My uncle Simon Jimenez stepped on a land mine in the battle to cross the Rapido River in Salerno with the Texas National Guard 36th Division. Unfortunately, his wound was too serious and perished. To him I give my greatest thanks for all that he and his compatriots did in WWII. A salute to you, Tio. May you rest in peace.


Two of my uncles served in WWII, Simon and Teofilo Jimenez. Teofilo suffered from PTSD all his life. They left a legacy where four out of five of his nephews served in the military in our immediate family.
05-30-2021 10:27 PM
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Owl 69/70/75 Online
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RE: Remembering the Whys Behind the Whos This Memorial Day
My father, godfather, three uncles, and two aunts served in WWII. My grandfathers both served in WWI. A cousin and I served in Vietnam, and I hung around in the Reserves through Desert Storm. All of us survived relatively unscathed, although my paternal grandfather died as a result of a training accident after the war. We were an extremely fortunate family, and I hope none of us have ever forgotten the sacrifices of those who didn't make it back.

My father was in prep school prior to heading to West Point to play football when Pearl Harbor happened. He headed to flight school, then to Europe, flew his missions, and was back in the USA transitioning aircraft for the invasion of Japan when Truman dropped the bomb.

I suppose I was fortunate to know only one person who was killed in Vietnam. Harold Dailey was in NROTC with me, took his commission in the USMC, and was commander of a tank platoon that got blown up. I found his name on the wall the first time I went, and go back there every time I visit the wall.
(This post was last modified: 06-01-2021 01:13 AM by Owl 69/70/75.)
05-30-2021 10:43 PM
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RE: Remembering the Whys Behind the Whos This Memorial Day
I lost my closest childhood friend in Viet Nam. Fred Fitzgerald, you will always be remembered by me. I touch your name, and remember you fondly, every time I visit the Wall.
05-31-2021 02:19 AM
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05-31-2021 02:43 AM
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CrimsonPhantom Offline
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RE: Remembering the Whys Behind the Whos This Memorial Day
Quote:On this Memorial Day, we remember the fallen heroes who took their last breaths in defense of our Nation, our families, our citizens, and our sacred freedoms. The depth of their devotion, the steel of their resolve, and the purity of their patriotism has no equal in human history. On distant battlefields, in far-off oceans, and high in the skies above, they faced down our enemies and gave their lives so that America would prevail. They made the supreme sacrifice so that our people can live in safety and our Nation can thrive in peace. It is because of their gallantry that we can together, as one people, continue our pursuit of America’s glorious destiny.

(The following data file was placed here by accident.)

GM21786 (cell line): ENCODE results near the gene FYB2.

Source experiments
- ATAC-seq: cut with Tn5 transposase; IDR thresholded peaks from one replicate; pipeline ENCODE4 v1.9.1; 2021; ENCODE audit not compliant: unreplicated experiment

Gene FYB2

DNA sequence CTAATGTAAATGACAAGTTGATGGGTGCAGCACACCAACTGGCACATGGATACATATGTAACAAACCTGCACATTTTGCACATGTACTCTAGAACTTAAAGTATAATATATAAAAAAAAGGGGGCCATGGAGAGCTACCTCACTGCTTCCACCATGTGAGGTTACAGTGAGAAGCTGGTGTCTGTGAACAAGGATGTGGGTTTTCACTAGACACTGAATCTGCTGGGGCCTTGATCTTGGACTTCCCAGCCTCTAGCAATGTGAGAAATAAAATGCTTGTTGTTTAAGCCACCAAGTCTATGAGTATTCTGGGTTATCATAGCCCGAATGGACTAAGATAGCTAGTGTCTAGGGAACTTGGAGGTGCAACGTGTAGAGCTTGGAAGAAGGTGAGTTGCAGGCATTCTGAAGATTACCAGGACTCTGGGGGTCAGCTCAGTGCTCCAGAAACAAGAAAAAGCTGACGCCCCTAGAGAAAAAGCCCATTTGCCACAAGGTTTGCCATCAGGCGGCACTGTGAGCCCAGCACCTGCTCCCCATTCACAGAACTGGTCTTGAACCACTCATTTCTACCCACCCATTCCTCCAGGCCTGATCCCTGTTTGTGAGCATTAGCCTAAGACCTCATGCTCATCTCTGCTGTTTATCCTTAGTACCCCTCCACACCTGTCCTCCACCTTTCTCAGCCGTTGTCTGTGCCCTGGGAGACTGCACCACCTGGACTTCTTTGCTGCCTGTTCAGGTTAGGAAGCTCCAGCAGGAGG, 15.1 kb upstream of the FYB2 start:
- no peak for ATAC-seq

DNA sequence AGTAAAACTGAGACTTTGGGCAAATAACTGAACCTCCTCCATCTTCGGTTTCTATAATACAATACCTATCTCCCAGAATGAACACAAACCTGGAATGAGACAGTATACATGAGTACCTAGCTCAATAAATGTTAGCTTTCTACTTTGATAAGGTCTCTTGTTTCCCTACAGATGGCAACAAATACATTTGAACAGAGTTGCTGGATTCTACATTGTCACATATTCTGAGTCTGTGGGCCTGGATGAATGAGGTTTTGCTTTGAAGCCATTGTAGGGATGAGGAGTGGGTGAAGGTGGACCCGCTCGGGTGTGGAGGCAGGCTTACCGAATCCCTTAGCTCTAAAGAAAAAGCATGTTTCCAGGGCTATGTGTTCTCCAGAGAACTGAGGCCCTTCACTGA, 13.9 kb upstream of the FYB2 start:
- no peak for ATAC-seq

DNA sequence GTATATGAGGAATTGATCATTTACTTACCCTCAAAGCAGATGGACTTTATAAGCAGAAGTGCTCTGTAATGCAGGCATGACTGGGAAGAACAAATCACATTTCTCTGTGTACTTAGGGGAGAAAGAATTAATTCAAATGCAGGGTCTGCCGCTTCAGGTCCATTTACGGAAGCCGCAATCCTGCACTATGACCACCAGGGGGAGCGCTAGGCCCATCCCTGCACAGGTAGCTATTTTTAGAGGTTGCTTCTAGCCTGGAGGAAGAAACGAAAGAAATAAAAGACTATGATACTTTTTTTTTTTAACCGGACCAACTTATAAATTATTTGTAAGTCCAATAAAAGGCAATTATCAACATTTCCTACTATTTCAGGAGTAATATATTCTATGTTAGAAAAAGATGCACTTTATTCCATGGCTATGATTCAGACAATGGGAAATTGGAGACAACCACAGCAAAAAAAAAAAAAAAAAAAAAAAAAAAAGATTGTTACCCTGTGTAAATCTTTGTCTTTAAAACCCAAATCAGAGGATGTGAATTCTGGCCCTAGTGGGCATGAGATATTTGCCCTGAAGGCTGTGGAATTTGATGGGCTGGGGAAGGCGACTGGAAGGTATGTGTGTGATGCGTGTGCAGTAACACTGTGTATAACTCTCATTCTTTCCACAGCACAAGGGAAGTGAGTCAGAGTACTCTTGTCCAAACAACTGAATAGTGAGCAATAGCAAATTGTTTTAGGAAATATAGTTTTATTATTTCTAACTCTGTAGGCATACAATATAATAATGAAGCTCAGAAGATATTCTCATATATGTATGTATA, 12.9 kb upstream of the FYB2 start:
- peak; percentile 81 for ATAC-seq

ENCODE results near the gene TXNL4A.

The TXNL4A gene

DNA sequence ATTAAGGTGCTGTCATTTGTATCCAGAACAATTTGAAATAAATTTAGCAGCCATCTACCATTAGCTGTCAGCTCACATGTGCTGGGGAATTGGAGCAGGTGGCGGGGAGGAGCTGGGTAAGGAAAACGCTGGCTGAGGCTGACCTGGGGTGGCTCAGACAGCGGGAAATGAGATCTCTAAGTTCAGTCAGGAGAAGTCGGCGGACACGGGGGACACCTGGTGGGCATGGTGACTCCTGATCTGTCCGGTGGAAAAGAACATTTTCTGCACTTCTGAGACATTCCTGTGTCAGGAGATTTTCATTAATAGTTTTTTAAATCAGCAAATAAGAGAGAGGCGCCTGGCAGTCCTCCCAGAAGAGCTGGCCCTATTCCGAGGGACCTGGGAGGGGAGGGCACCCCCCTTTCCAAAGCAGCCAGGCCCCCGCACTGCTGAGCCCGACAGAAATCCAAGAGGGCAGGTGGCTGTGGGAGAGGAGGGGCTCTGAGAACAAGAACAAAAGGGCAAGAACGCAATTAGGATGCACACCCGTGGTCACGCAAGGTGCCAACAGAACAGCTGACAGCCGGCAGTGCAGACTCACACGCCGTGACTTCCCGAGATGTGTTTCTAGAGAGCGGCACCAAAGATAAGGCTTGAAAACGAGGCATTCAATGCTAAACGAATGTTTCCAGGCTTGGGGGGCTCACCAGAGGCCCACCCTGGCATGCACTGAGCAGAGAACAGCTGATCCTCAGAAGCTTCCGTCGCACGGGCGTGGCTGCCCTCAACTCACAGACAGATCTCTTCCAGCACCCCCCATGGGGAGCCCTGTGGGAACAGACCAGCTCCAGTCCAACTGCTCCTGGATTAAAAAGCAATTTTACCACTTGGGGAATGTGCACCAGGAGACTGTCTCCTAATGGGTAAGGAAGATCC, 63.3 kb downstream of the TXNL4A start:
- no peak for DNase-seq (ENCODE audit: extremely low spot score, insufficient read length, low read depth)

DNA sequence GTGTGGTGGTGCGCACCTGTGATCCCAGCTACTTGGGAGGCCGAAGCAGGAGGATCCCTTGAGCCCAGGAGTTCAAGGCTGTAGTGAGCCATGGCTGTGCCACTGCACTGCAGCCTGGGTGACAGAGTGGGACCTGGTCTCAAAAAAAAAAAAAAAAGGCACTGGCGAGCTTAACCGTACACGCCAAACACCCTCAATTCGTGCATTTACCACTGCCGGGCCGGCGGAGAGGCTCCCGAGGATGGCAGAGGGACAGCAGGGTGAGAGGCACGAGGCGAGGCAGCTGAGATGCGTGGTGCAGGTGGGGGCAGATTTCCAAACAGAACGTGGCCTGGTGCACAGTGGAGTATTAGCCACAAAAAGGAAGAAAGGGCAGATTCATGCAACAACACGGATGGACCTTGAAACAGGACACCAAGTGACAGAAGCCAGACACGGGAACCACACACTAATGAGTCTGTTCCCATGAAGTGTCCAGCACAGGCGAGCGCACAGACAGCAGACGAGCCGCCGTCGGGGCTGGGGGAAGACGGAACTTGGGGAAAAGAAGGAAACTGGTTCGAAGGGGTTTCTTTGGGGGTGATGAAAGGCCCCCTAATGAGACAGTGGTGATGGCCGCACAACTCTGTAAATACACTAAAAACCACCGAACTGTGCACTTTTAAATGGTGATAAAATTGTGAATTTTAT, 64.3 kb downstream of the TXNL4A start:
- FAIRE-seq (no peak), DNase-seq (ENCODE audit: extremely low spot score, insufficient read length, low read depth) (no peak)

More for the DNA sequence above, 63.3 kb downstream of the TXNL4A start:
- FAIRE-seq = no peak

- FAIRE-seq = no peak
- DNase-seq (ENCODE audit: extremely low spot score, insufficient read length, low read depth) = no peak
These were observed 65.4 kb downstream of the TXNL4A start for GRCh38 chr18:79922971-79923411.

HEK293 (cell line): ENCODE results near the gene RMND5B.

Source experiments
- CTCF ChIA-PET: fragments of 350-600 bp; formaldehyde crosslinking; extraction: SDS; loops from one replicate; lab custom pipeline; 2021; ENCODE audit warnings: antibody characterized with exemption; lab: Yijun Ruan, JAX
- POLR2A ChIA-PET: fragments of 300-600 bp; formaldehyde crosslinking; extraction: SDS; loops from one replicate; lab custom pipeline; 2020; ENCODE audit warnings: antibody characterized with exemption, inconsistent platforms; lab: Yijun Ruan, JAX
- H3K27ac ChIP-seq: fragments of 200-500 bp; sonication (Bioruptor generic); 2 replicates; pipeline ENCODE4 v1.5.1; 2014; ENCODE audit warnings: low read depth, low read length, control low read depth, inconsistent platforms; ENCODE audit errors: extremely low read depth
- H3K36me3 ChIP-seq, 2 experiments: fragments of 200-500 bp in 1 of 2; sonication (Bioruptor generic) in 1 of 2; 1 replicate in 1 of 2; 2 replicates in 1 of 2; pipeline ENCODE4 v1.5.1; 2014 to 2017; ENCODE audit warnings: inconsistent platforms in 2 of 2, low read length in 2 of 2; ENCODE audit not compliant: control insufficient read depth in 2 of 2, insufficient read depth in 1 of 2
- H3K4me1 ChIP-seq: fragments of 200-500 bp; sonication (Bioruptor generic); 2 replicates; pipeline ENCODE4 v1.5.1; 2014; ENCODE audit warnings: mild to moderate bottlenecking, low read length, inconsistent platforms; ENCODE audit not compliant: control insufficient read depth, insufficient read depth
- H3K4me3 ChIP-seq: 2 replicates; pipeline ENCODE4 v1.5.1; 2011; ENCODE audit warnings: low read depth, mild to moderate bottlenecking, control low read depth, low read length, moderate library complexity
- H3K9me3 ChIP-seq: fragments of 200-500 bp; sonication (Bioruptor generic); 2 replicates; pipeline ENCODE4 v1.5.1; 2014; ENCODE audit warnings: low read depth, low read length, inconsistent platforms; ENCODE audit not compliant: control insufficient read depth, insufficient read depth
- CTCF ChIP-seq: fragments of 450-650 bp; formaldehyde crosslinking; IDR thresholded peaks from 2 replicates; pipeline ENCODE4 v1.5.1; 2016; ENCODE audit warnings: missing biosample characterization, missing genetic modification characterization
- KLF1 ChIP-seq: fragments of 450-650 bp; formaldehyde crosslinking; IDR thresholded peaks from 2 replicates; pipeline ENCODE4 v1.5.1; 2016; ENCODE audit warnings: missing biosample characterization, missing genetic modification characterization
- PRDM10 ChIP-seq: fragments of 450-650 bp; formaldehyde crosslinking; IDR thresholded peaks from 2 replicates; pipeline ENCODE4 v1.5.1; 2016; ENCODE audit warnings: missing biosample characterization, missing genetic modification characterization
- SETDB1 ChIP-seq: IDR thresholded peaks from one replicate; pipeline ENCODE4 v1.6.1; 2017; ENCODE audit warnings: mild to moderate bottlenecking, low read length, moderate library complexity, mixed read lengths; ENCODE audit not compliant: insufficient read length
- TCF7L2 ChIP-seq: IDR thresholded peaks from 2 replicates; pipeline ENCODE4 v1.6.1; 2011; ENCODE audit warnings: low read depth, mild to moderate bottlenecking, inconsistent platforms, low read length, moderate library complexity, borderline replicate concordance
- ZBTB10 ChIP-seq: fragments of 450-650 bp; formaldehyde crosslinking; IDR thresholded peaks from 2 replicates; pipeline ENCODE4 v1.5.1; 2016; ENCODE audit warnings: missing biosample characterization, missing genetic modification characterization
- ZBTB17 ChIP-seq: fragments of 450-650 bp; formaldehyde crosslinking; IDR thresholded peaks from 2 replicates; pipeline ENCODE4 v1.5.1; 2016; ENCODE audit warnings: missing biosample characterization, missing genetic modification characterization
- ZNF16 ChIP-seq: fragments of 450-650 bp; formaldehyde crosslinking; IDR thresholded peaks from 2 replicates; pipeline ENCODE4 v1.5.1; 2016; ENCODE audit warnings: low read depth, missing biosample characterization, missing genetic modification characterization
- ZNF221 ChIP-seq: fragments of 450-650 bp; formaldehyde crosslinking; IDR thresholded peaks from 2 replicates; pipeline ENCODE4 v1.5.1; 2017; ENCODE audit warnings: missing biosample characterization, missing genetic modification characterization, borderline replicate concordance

We owe all that we are, and everything we ever hope to be, to these unrivaled heroes. Their memory and their legacy is immortal. Our loyalty to them and to their families is eternal and everlasting.

America’s warriors are the single greatest force for justice, peace, liberty, and security among all the nations ever to exist on earth. God bless our fallen Soldiers, Sailors, Coast Guardsmen, Airmen, and Marines. We honor them today, forever, and always.

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PHOTOS: Bikers Ride to Remember Fallen, Lost on Memorial Day Weekend in D.C.
(This post was last modified: 05-31-2021 11:09 AM by CrimsonPhantom.)
05-31-2021 11:05 AM
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Pounce FTW Offline
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RE: Remembering the Whys Behind the Whos This Memorial Day
Great thread on a sobering day. My family has been very lucky with those who have served. My mom's dad was a career Marine who made it through WWII, Korea, and Vietnam. (I owe my existence to his daughter living on the same base where my dad was stationed almost 60 years ago.) Both my father and mom's brother also made it through their time in the Corps and went on to live "typical" American lives. And that's not even touching on all of those on my dad's side who have maintained service to this day, with no tragedies for the family to suffer through. We are blessed, and that is certainly due to the sacrifices made by so many others.

I am infinitely indebted to all who have made the ultimate sacrifice, my heart goes out to all of you who have endured such losses, and my thanks goes to all of you who have served with this possibility as part of the responsibility you took on.
05-31-2021 11:37 AM
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CrimsonPhantom Offline
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05-31-2021 11:50 AM
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RE: Remembering the Whys Behind the Whos This Memorial Day
Went to my town's Memorial Day ceremony today.